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  3. I love your sense of humor. However, in all seriousness, how do you start this discussion with your child's teachers? I am so afraid if I share a blog post like this, teachers will become defensive of their policies and dig their heels in. How do you open the dialog in a non-threatening way. I'll be honest and admit I am a former classroom teacher and I had those same old policies in my day. I like to think that if I went back into the classroom today it would be a much better place thanks to all I have learned from your blog and others (dy/dan, math=love, Pernille Ripp, Laura Randazzo, etc.). Fortunately, I have had time away from the classroom and the luxury of extra time to read these kinds of blogs. Not sure I could have found that extra time and enlightenment back when I was overwhelmed with juggling everything that comes with teaching. I think it is probably even worse now with all the added paperwork that comes from all the added testing and accountability. Any thoughts on how to share info with teachers and not make them feel like they are being judged unfairly?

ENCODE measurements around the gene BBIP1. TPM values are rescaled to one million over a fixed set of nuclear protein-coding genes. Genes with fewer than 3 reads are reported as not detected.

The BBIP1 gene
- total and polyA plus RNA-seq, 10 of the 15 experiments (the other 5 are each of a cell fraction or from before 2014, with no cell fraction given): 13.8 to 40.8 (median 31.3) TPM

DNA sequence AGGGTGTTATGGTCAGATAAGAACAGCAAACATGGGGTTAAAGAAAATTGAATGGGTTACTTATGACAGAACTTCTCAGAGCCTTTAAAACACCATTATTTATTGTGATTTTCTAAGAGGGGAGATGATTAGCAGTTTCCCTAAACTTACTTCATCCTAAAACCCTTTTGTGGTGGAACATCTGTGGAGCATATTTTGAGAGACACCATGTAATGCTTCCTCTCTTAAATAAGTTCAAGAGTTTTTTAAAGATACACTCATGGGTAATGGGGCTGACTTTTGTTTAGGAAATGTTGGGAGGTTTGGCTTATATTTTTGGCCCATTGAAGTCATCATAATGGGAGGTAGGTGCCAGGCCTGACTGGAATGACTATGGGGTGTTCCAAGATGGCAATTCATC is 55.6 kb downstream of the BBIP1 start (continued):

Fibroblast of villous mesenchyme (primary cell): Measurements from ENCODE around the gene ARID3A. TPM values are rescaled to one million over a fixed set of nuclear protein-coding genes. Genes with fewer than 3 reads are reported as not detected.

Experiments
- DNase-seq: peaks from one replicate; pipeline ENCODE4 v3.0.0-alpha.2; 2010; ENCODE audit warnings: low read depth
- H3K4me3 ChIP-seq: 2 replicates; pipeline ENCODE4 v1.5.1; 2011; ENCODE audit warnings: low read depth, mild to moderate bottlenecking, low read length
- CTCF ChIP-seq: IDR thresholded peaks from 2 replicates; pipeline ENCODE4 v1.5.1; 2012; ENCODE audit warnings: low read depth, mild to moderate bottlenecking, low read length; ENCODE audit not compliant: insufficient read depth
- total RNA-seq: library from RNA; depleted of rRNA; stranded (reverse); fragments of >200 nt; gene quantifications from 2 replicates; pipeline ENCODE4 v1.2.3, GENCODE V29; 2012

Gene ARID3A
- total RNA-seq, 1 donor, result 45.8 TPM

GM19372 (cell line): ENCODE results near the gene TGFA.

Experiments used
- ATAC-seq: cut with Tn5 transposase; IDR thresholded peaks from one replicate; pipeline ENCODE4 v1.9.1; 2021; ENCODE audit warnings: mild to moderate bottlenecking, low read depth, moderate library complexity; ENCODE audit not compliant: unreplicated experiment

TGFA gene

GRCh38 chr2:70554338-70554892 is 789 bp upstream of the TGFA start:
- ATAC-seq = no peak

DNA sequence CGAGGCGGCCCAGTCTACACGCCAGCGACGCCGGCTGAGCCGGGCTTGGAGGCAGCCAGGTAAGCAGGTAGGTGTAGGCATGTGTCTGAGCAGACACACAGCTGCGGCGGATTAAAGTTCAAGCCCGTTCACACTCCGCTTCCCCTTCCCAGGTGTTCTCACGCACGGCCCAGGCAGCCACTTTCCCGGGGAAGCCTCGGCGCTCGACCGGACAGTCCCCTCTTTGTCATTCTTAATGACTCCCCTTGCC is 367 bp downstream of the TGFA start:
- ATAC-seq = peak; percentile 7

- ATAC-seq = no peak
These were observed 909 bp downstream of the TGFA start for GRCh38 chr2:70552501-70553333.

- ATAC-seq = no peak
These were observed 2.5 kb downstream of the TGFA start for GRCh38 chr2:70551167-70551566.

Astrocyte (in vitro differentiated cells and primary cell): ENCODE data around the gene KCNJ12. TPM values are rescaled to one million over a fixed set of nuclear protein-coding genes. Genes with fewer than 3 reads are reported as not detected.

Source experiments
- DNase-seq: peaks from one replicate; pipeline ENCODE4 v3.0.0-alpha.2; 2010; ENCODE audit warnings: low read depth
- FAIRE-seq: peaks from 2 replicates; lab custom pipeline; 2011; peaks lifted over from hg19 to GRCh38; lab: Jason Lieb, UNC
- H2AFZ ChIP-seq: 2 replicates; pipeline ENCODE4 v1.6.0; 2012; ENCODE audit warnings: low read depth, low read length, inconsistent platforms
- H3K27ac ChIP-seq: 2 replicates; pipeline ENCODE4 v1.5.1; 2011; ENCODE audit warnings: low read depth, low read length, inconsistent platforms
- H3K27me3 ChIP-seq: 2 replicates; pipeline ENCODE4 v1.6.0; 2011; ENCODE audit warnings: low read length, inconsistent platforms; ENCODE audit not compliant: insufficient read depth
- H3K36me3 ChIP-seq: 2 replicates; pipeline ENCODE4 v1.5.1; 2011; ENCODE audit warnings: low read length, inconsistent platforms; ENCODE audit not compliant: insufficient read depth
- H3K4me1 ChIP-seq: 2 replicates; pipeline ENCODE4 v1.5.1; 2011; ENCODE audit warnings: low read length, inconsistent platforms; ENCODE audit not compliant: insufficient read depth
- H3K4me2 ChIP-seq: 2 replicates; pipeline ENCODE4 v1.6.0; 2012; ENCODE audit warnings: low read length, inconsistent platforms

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    1. Sorry for the delayed response, a bit busy the last couple of days.

      That's a tough question. I think it depends on whether you have an existing relationship with those teachers. If so, then it's easier to start the conversation in a way that doesn't make them defensive. For most folks who don't have that existing relationship, it's really difficult to have the conversation, because teachers tend to feel either attacked or that you (as a parent) don't know what it's like to deal with hundreds of students who don't do things on time (or skip school or . . . fill in the blank).

      Another approach that might work is if the school itself has any opportunities for wider discussions. Some schools have book clubs that parents (and some teachers and admin) participate in, or committees that are looking at bigger picture items. Those both might be opportunities to start a wider conversation that might be helpful in a way that doesn't put individual teachers on the spot.